By Cathy DeDe, Chronicle Managing Editor
Some stories roll themselves out, maybe like a rug, over the course of the telling.
Arun Lakra’s play Sequence turns in on itself in two subtly tightening tales that we might imagine as two circling tigers who could eventually eat their own tails.
Or, as Mr. Lakra said in a pre-show interview with The Chronicle, consider the form of the play as a double helix.
The Theatre Fest afforded me opportunity to sit in on Monday’s rehearsal, before the show was to open Tuesday — at the Wood Theater, of course.
ATF’s five-day performance schedule and The Chronicle’s weekly production schedule are doing their own twisted dance, so otherwise, I couldn’t have seen anything of the show in time to say anything about the show before it was gone.
Sequence tells two stories: One is of Time Magazine’s “Luckiest Man Alive,” who has successfully bet double-or-nothing on the outcome of the Super Bowl coin toss for 20 years. On the eve of the 21st, and a billion-dollar payoff, a young woman claims to have figured his secret.
Meanwhile, a professor confronts the seemingly unluckiest of students who answered 150 consecutive test questions incorrectly — yet still believes his luck is good, and evidence of a higher power.
So often the answer to a play or story is predictable, hidden obvious in the text as the tale unfolds. Here, as the stories twist and twirl, as parallels emerge and cross each other, the solution seems — reachable, even evident, and yet unknowable.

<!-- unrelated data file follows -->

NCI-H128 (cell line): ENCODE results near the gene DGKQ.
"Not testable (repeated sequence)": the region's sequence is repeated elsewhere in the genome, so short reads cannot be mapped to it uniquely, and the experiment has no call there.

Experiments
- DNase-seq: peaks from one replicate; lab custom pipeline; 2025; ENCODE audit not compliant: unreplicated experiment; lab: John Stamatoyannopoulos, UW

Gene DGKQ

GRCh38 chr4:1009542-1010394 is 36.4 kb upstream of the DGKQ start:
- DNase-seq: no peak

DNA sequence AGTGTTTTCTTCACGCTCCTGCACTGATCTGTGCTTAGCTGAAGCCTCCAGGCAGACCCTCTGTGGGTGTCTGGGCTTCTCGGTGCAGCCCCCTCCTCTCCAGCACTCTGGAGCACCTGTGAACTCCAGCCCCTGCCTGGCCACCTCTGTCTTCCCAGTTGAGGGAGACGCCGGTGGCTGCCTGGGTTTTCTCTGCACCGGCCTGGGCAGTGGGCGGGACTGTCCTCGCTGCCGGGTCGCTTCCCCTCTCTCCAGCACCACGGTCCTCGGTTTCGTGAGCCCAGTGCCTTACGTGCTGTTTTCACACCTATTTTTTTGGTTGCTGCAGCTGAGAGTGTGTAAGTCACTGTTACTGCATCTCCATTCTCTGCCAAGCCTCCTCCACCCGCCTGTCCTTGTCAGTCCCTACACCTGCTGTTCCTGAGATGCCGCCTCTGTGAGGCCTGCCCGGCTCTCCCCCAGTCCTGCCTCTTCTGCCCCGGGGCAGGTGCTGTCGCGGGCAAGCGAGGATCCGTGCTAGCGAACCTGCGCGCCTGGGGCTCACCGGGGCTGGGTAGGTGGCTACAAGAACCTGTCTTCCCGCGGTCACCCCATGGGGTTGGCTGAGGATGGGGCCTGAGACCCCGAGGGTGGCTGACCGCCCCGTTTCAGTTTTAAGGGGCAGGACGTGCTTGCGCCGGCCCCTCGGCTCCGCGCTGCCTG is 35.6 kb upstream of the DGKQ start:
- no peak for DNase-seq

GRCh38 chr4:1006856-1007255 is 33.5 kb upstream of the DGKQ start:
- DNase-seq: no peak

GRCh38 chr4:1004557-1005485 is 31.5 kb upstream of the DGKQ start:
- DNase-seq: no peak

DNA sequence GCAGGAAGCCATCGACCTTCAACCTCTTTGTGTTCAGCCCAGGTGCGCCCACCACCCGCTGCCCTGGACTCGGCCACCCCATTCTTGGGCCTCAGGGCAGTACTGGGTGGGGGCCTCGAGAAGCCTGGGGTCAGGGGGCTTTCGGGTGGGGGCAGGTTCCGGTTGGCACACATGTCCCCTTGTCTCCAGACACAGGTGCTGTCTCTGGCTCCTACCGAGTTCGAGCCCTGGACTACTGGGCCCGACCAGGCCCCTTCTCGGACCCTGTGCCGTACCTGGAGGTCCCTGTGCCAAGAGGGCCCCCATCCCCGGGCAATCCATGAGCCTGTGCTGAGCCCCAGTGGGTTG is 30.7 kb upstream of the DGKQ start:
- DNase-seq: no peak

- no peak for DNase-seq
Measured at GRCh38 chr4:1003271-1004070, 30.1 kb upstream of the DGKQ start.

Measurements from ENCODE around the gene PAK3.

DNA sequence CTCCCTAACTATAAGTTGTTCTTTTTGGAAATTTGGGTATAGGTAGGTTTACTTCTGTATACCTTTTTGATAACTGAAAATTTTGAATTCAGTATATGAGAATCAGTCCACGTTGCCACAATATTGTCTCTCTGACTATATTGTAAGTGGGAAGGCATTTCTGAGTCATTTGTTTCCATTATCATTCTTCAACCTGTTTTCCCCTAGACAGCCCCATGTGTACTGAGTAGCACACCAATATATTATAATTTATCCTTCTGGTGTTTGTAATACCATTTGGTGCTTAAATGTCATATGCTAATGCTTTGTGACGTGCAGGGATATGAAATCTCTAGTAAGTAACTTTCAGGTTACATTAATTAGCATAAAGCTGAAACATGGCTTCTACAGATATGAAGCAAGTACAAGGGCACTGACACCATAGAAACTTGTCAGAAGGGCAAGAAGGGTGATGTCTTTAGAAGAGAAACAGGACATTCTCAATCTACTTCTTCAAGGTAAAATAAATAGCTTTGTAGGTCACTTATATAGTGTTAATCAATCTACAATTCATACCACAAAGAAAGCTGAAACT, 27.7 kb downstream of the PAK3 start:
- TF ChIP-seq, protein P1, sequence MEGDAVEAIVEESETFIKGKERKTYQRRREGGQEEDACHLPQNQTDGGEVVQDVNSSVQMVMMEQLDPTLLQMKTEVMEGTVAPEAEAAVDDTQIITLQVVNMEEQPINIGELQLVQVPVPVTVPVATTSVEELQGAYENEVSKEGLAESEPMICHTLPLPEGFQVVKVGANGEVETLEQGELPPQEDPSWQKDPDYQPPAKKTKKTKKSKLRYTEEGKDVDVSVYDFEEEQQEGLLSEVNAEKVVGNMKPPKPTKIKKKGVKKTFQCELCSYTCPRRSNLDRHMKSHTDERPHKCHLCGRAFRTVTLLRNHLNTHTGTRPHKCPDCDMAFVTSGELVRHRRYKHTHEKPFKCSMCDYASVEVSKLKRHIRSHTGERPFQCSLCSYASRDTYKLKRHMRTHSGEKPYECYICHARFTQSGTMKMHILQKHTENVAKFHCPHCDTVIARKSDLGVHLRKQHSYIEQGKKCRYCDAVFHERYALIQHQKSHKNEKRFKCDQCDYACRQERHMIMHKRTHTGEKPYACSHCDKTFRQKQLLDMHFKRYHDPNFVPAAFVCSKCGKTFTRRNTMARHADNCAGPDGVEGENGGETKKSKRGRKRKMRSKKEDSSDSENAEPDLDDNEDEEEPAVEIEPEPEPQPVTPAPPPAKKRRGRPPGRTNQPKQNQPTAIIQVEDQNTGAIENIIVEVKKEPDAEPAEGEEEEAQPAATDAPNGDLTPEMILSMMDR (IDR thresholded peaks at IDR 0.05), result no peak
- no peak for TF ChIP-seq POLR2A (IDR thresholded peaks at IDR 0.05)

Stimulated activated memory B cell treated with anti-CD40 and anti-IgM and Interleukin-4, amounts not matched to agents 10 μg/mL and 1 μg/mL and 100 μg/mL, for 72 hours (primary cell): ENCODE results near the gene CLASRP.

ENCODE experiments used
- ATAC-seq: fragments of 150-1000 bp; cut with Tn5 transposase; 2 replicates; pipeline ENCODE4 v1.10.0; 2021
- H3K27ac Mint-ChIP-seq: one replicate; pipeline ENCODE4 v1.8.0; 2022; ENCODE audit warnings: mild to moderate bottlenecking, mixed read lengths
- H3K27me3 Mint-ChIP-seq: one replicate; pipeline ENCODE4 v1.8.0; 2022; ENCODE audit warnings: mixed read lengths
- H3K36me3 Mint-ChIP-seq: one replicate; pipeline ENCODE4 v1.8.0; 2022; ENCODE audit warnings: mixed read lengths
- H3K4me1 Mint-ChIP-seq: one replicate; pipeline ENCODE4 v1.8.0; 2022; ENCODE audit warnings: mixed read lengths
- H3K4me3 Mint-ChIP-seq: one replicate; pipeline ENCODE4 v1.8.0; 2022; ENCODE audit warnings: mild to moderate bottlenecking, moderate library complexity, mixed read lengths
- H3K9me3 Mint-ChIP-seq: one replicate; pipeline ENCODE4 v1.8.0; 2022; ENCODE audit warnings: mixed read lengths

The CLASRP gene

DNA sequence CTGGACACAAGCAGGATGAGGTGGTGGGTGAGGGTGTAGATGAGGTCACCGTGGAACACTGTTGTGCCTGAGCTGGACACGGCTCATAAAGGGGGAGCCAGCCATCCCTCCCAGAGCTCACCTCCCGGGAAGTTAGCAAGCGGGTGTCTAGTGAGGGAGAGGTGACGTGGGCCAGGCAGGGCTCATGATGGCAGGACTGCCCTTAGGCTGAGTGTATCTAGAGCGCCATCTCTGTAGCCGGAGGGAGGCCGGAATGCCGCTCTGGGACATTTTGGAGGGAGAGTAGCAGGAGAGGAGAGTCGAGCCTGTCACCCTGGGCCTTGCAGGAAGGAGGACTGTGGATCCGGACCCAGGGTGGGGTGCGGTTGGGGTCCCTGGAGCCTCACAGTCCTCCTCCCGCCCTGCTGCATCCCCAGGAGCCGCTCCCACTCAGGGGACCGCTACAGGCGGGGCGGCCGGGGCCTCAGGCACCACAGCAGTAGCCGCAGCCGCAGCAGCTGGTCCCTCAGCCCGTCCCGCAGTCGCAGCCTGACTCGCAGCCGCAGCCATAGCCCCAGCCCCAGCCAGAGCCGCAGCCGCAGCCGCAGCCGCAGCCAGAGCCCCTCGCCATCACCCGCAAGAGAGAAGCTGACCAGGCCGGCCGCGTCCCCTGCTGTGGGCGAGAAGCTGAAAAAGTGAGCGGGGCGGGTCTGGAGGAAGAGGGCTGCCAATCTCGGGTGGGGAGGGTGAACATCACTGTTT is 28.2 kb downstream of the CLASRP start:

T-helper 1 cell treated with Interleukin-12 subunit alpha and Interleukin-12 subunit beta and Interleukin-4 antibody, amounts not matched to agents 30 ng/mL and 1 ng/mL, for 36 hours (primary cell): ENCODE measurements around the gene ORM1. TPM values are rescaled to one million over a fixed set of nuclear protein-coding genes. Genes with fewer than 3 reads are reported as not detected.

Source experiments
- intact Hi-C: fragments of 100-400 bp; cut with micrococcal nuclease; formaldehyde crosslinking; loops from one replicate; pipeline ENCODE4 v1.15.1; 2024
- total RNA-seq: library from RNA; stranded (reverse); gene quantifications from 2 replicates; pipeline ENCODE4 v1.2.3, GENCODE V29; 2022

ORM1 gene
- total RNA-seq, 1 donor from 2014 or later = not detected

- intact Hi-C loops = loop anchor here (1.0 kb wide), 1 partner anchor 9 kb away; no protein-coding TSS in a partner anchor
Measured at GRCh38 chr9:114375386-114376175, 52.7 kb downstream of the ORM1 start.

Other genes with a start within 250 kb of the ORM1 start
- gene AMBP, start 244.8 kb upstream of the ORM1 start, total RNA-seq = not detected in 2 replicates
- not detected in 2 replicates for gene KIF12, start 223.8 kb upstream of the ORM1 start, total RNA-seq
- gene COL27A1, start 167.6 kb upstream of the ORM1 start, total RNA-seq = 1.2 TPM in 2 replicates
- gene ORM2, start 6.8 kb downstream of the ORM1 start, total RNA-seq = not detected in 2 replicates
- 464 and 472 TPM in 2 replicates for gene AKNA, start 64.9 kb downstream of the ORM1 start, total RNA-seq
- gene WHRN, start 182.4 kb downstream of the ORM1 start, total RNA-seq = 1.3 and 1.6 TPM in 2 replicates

As directed by Marshal Pailet, the show climaxes in a moment that bursts the heart, conjures infinity. It answers its questions in a way that is loud and immediate, satisfying and yet unexpected.
Praise to playwright Mr. Lakra for writing a tense, straight-out drama in a theatrical environment where I suspect the push is for more “dramedy,” or for plays that at least come with a caveat: “It’s a drama — but it’s still funny!”
This one has its moments of amusement, but it is at its best when it plays out what it is: A tight and sticky story, the dot-to-dot detail of it. That’s where the pleasure is, where the energy and the pitch belong.
TV and the streaming platforms have their dense, even dark, and satisfying stories. Like them, this play asks you to listen in, to catch it and decipher its rich language and characters.
Do the stories relate? Will these human characters connect or discard one another? What is this world they live in? Is it even ours? Where is the magic, the God, the science? Can we know?
Mr. Pailet’s previous shows for ATF were the blockbuster, larger-than-life musicals Nicola Tesla Drops the Beat and Loch Ness. Sequence is smaller, yet Mr. Pailet brings his unique theatrical sense of pizzazz to its tiny corners and its big ideas.
Praise to him, and to the Theatre Festival itself for sticking with the drama.
Praise to the quartet of actors. You’ll enjoy seeing how they inhabit their characters, intensely specific yet also pieces of that ever-turning puzzle.
By the time this Chronicle hits the stand, only three performances remain. Tix: $34-$45, including opportunity to sit on stage (for an up-close view, not to interact with the show, ATF promises). Call: 480-4878.
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